A project to develop a guide to make literature events accessible for disabled people has reached its target budget of £18,574 to carry out the research and development phase, after receiving support from Penguin Random House, Hachette, Fane, the National Centre for Writing, Literature Alliance Scotland, Publishing Scotland, Scottish Book Trust, Write Mentor and Edinburgh City of Literature, following an initial contribution of £4000 from the Edinburgh International Book Festival.
The Inklusion guide was conceived by disabled writers, Julie Farrell and Ever Dundas after they became frustrated by the litany of excuses about why literature events couldn’t be made accessible. They want to create an easy-to-use, best-practice guide for event organisers and individuals, to ensure consistent and reliable access in the industry.
Covering accessibility for both invited speakers and audience members, the Inklusion guide will outline best-practice access for book launches, festival events, conferences, panels, workshops, fellowships, to residencies. It will include information on running in-person, online, and hybrid events. The guide will be available free as an accessible PDF, as a web page on the Inklusion site, and a printed booklet which will be distributed to organisations across the UK.
Julie and Ever hope the guide will take the onus and emotional labour off disabled individuals to educate events providers and publishers. The pair are now embarking upon a 5-month research and development phase where they will collaborate with university researchers in the industry, interview disabled authors about their experiences, and discuss challenges faced by events organisers in order to inform the guide.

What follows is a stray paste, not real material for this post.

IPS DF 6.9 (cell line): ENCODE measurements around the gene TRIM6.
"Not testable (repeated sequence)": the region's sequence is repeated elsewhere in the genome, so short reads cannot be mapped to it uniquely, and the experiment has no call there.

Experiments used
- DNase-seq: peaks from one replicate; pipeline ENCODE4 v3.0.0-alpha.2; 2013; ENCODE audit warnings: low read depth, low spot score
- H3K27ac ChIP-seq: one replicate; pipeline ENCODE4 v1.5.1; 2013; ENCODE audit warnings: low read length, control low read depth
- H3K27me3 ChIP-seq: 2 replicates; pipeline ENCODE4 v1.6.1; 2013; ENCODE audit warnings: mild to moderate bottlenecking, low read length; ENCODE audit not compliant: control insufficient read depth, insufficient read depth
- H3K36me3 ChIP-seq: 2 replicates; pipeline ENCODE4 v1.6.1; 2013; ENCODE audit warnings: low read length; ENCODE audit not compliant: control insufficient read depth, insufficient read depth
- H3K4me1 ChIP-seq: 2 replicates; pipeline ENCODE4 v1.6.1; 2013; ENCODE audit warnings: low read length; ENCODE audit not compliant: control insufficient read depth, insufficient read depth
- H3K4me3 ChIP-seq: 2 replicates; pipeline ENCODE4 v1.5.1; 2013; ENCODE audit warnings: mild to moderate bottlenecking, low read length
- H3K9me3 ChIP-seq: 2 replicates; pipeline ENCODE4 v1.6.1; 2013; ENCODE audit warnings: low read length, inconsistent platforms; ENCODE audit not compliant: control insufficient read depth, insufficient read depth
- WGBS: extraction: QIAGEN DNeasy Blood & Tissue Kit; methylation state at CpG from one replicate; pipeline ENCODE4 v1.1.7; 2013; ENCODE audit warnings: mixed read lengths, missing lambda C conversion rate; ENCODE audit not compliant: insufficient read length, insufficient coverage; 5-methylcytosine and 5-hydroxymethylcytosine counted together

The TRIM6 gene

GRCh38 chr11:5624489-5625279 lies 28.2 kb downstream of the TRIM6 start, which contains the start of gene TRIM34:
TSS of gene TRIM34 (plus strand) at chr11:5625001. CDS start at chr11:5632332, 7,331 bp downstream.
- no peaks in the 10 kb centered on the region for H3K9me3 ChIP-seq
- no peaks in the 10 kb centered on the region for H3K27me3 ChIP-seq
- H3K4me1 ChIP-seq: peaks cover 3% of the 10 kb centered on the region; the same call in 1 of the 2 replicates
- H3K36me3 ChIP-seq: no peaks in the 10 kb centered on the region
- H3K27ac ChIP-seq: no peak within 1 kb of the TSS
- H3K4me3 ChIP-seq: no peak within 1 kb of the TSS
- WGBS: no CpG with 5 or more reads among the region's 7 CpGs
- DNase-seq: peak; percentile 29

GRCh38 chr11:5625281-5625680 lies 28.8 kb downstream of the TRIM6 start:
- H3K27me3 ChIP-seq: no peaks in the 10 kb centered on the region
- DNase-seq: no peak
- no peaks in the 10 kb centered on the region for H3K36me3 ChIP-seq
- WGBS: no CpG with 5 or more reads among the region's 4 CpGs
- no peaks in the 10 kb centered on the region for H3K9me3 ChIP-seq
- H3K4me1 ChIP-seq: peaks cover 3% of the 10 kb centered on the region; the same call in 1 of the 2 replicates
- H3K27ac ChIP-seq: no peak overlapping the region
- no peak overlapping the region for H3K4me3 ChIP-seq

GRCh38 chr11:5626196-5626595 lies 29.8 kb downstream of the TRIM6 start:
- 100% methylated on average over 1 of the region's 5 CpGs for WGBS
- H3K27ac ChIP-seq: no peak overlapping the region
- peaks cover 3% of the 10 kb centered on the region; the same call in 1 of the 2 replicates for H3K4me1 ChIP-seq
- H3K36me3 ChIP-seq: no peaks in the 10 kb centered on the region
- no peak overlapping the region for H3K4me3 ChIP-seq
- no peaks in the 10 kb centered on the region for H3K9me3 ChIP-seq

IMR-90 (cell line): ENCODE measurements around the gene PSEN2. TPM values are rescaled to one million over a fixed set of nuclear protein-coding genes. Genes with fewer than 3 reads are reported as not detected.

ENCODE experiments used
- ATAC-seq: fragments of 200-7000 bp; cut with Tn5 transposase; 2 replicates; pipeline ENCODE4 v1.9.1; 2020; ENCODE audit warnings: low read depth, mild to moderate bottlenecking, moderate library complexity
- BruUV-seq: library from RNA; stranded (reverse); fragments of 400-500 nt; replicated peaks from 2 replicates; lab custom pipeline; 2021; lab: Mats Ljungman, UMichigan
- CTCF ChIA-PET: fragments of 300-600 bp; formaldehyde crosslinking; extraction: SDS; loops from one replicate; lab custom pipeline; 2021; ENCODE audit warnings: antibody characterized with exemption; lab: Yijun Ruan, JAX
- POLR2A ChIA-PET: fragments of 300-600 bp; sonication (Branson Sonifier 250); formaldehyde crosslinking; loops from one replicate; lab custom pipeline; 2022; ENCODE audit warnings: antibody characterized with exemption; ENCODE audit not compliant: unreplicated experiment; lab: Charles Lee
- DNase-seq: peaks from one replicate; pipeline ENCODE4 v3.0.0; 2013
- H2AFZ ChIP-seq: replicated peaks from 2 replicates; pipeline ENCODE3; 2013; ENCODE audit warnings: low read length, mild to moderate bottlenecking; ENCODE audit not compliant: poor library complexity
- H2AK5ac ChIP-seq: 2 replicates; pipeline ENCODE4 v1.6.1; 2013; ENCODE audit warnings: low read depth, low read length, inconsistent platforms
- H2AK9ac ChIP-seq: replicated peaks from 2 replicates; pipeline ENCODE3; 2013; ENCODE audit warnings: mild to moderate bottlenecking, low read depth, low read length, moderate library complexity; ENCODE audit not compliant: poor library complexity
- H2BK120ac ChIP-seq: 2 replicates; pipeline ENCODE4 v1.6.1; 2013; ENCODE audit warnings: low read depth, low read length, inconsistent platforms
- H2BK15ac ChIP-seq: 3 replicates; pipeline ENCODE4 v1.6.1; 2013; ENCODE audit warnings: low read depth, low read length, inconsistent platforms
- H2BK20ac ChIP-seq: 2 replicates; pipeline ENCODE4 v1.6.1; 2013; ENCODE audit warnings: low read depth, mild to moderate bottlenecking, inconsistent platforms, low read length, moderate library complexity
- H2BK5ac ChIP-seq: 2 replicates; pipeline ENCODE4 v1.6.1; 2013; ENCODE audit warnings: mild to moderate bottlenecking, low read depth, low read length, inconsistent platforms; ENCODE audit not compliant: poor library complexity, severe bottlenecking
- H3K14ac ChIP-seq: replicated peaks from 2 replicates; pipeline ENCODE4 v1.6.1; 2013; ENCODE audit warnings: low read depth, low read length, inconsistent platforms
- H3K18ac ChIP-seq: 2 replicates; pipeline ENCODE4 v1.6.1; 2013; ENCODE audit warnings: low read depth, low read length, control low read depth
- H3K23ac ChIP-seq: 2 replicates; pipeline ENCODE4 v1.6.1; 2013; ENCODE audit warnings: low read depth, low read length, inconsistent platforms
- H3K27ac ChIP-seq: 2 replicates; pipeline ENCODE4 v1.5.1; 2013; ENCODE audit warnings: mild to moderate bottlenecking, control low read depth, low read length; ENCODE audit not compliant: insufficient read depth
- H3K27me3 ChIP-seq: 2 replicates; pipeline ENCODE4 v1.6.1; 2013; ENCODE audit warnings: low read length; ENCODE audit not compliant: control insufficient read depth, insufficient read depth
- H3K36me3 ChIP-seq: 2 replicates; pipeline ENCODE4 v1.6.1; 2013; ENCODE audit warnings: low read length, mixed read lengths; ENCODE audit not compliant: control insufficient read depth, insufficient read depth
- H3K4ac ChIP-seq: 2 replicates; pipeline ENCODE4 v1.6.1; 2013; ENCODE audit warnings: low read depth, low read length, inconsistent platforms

Commenting on the funding and appeal, Julie Farrell said:
‘This funding allows us to create the content for this much-needed resource which the industry has really got behind and we can’t wait to get started on bringing the Inklusion guide to life. The support from the Edinburgh International Book Festival, Penguin Random House, Hachette and others has been incredible, as has the ongoing support we’ve had from world-famous authors like Val McDermid, Kit de Waal, Frances Ryan and Helen Sedgwick.’
‘The pandemic has seen a rapid increase in access and inclusion in the arts all over the world, and for the first-time disabled people are feeling included where they didn’t before. For so long we were told access was ‘too complicated’ or that organisers didn’t have resources, or it was ‘logistically challenging’. The pandemic has proven this is not the case – and we’re not going back to our old ways.’
Also commenting, Ever Dundas said:
‘I’m thrilled we’ve reached our funding goal. It’s been a real joy seeing the amount of support for the work we’re doing, and we’re both excited about getting started on the research phase. 1 in 4 of us is disabled, and it’s time we were included. We want to make access in the literature sector consistent, transparent and reliable. And fun! In all our hours consulting with organisations in the sector, the most common response to accessibility was fear of the unknown. We’re here to demystify access provision and instil confidence in every event provider.’
The pair hope to launch the guide at the Edinburgh International Book Festival in 2022. Anyone interested in helping fund the second phase of the project can do so by emailing email@example.com
Publishing Scotland is one of the supporters and Marion Sinclair, Chief Executive, said: ‘We are supporting the production of the Inklusion guide as a contribution from our sector of the book trade. The publishing industry can and should move towards a change in attitudes and practice to ensure that all audiences have access to the full range of events, platforms, and opportunities offered to promote writers, books and publishers today. This is a very welcome initiative that will open eyes to the impact that can be made by including everyone in the room.’